Norwegian company Orkla has prepared a 4.7 billion bid for the Czech food giant Hamé. The multifaceted Orkla, whose assets range from chemicals to branded goods and financial products, is already the owner of the Czech company Vitana. The deal will have to be approved by the Czech competition office.
Czech companies, even the biggest of them, do not have a sizable footprint in the United States. The value of Czech exports to the US is approaching around 100 billion crowns, which sounds a lot but is probably a bit disappointing given the size of the overall market. But an initiative from a US businessman with Czech roots is looking to address that problem and has already got a handful of local companies up and running on US soil.
The Czech food manufacturer Hamé has offered to help up to 10 Syrian families who fled the civil war in their homeland and hoped to stay in the Czech Republic. The firm has offered to help find both lodgings as well as work at the company plants. At a press conference on Monday, the head of Hamé foods, Martin Štrupl, called the situation in Syria tragic and made clear that Syrian refugees deserved a chance in the Czech Republic. According to the Czech News Agency, there have been about 50 various offers to provide housing, jobs, material goods, and translation services for refugees on Czech soil.
Many Czech food producers have invested into the Russian market in past years, and their strategy seemed to be working. But the arrival of reciprocal sanctions between the West and Russia due to the ongoing crisis in Ukraine is likely to thwart their thriving business. Voices of concern have already been heard from some of the major Czech producers active on the Russian market – but Czech farmers and small producers could face an even greater risk.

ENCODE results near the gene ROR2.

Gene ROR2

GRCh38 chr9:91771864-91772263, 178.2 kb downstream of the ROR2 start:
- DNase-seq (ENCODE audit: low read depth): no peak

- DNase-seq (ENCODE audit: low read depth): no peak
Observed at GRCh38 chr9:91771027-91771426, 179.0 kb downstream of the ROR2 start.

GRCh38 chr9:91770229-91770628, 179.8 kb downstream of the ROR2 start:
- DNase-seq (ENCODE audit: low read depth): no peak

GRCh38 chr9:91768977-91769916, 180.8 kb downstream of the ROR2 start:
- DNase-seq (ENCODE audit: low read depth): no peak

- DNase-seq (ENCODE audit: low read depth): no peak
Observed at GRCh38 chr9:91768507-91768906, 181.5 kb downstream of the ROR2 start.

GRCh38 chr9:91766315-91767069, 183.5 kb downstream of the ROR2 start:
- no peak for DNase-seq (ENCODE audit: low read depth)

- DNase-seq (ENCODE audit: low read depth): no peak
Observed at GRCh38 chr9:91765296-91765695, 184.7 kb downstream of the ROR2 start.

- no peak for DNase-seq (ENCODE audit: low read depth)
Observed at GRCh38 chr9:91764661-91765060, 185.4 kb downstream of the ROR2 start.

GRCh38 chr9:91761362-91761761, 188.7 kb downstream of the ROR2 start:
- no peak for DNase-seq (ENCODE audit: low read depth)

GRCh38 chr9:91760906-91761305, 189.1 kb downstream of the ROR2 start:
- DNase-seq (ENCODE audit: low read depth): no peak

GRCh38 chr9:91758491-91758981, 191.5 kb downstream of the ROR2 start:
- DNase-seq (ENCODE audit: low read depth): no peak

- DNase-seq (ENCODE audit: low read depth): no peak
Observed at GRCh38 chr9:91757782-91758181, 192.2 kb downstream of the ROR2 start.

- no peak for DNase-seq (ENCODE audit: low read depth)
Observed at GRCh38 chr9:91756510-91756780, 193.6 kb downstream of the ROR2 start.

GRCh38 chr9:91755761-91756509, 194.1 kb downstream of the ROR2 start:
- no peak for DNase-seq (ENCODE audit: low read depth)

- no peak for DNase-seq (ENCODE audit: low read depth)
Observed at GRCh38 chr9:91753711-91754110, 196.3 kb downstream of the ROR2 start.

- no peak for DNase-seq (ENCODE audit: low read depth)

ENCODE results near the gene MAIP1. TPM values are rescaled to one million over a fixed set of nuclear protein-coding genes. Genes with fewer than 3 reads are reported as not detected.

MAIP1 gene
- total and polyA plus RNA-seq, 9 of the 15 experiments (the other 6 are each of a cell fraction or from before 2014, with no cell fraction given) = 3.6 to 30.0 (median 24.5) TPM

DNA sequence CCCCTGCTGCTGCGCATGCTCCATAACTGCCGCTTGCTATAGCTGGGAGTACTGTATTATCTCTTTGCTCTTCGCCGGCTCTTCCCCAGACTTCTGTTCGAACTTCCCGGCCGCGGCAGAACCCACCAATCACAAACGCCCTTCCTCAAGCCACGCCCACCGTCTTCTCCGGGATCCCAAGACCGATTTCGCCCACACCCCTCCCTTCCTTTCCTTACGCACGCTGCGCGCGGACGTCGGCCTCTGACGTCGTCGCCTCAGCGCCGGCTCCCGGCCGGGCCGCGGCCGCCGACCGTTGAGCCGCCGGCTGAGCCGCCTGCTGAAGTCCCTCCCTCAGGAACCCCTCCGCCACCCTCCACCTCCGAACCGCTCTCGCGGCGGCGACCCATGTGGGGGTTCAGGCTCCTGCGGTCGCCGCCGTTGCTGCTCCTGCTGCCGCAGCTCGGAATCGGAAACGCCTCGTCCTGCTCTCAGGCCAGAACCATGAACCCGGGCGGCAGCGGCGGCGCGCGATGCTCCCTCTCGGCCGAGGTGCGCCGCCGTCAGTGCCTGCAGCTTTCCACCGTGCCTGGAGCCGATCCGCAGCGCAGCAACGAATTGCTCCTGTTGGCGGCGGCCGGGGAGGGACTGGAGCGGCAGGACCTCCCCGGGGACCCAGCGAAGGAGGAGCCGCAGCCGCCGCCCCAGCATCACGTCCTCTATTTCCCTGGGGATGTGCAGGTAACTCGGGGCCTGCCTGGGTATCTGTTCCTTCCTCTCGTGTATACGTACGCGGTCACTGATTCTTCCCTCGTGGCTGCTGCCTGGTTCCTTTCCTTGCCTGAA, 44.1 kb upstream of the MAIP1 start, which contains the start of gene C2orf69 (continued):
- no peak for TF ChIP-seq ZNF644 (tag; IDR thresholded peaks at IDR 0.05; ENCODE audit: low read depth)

In business news this week: monthly Czech household debt has fallen for the first time in 11 years, while consumer confidence went up; Telefónica released lower earning figures for last year than was expected; food produced Hamé wants to expand to Africa and the Middle East; plan for the Czech-Austrian Mozart pipeline has been revived; produced of esophagus stents wins Czech innovation prize; year-on-year profits for Czech pension funds went up last year.
The State Agricultural and Food Inspection Authority (SZPI) has ordered the Czech food company Hamé to withdraw from sale more than 11,000 sweet biscuit packs after they were found to contain misleading labeling. The “butter leaves” are in fact made using margarine and not butter, with SZPI spokesperson Pavel Kopřiva stating that such mislabeling will lead to legal proceedings and sanctions against the company. The biscuits themselves were made by the Polish firm Mieszko for Hamé.
The biggest Czech canned food manufacturer Hamé merged with the Icelandic investor Nordic Partners. Financial details of the merger have not been disclosed. Nordic Partners currently runs food producing companies in Lithuania, Latvia and Poland; the board chairman of the Icelandic company Leo Gunnarsson said his company was not considering closing down any of Hamé’s plants. After the merger with Hamé, the group will be producing 170,000 tonnes of food products and 100 million litres of beverages annually. Its annual sales are estimated at 10 billion crowns, or more than 626 million U.S. dollars.